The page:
Cats Marking


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Cat Marking

All wild cats mark their territory. And domestic cats still retain the urge to stake out their claim, especially if they feel like their territory is being imposed upon.

Cats communicate through scent. The have scent glands in their cheeks, flanks and foot pads. They rub these parts of their bodies on whatever they feel belongs to them, even you.

Unfortunately (for us) our pet cats also use urine to mark the places (and even people) they deem as their own. Cats spray on vertical surfaces and urinate on horizontal ones. Both males and females mark. Even in multiple cat households, marking goes on. If your cat is not neutered or spayed, the urge to mark territory is strong. If your cat is spayed or neutered at an early age, chances are you won't have this problem.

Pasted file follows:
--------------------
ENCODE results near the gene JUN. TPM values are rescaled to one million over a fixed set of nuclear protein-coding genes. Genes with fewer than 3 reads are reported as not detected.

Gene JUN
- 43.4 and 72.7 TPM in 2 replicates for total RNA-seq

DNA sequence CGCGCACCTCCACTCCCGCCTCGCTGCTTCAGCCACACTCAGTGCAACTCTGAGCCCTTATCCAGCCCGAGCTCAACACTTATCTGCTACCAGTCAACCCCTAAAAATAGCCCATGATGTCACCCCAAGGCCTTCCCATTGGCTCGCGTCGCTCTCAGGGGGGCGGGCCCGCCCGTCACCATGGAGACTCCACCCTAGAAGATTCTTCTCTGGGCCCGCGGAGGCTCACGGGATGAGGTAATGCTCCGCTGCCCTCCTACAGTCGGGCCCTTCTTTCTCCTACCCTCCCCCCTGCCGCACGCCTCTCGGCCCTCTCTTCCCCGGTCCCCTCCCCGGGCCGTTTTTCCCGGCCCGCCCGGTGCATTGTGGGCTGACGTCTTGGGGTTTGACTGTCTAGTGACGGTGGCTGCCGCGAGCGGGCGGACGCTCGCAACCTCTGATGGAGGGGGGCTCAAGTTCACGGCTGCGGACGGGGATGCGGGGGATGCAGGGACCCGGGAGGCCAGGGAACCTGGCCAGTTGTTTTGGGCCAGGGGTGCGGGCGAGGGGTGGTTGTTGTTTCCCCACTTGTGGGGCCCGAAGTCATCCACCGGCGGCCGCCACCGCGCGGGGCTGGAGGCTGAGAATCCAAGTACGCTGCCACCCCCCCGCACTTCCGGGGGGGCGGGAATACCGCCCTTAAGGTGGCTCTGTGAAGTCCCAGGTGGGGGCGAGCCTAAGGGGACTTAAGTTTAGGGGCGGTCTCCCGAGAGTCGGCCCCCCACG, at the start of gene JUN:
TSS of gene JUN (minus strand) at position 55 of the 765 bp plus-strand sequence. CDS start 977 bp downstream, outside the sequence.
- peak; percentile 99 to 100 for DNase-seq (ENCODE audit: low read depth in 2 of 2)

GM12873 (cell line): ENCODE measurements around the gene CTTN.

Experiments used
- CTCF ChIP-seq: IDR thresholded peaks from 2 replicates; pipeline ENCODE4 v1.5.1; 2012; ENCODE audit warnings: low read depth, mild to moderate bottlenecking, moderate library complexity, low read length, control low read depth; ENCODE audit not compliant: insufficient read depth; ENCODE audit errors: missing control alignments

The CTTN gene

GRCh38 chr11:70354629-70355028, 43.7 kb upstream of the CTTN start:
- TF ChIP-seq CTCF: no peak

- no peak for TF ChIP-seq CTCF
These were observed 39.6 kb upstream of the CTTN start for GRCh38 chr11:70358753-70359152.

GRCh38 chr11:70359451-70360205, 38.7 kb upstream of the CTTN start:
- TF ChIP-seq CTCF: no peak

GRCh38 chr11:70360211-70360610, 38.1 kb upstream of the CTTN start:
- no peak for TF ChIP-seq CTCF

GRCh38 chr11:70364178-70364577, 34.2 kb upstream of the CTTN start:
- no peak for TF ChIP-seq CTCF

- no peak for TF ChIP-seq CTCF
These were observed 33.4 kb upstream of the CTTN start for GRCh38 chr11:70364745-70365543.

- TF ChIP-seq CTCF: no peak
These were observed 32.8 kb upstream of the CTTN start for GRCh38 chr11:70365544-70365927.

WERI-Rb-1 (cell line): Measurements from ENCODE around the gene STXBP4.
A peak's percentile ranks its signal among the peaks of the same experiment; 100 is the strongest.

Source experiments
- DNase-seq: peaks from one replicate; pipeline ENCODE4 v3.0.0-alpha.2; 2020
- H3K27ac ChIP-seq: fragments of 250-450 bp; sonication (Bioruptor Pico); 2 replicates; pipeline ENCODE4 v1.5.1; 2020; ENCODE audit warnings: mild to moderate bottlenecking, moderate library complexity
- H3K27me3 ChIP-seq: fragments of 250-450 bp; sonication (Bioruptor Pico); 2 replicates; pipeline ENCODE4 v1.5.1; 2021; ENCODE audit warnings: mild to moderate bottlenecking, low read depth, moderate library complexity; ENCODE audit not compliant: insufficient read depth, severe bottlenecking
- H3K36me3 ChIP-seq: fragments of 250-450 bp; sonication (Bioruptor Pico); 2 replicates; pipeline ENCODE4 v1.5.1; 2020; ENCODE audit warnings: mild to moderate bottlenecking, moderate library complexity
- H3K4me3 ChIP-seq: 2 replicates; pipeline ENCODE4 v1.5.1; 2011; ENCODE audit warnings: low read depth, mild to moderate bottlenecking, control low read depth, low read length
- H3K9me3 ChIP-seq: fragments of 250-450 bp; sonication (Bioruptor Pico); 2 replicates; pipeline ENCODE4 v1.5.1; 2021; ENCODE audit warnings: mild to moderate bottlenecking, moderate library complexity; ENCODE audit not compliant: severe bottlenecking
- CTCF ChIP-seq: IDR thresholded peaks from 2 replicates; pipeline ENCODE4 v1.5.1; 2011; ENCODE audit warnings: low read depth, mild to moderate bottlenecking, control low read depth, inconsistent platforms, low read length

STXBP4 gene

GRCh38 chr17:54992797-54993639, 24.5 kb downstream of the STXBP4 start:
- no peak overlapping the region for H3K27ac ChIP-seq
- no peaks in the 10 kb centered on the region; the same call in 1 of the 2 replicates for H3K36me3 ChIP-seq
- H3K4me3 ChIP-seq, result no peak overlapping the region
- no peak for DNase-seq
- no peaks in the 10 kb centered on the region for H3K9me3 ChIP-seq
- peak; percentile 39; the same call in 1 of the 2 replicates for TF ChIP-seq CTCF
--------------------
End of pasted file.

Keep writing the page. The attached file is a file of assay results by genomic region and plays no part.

Any changes in a cat's routine or environment can cause stress. Your cat may relieve stress by leaving his urine scent.

There are things you can do that may help to eliminate marking and inappropriate urination. Clean the litter box regularly. Place food and water bowls at the area marked. Cats don't like to eat where they may spray. Exercise your cat more frequently. Tiring your cat can help. Play in the areas where your cat likes to mark. Soap and water won't eliminate the odor. Use odor neutralizing products now on the market. If all else fails, consult with a feline animal behaviorist. Speak to your veterinarian about medications for the problem. Your cat should have a physical examination to make sure there's no medical reason for the marking.

Cat Urine Help Guide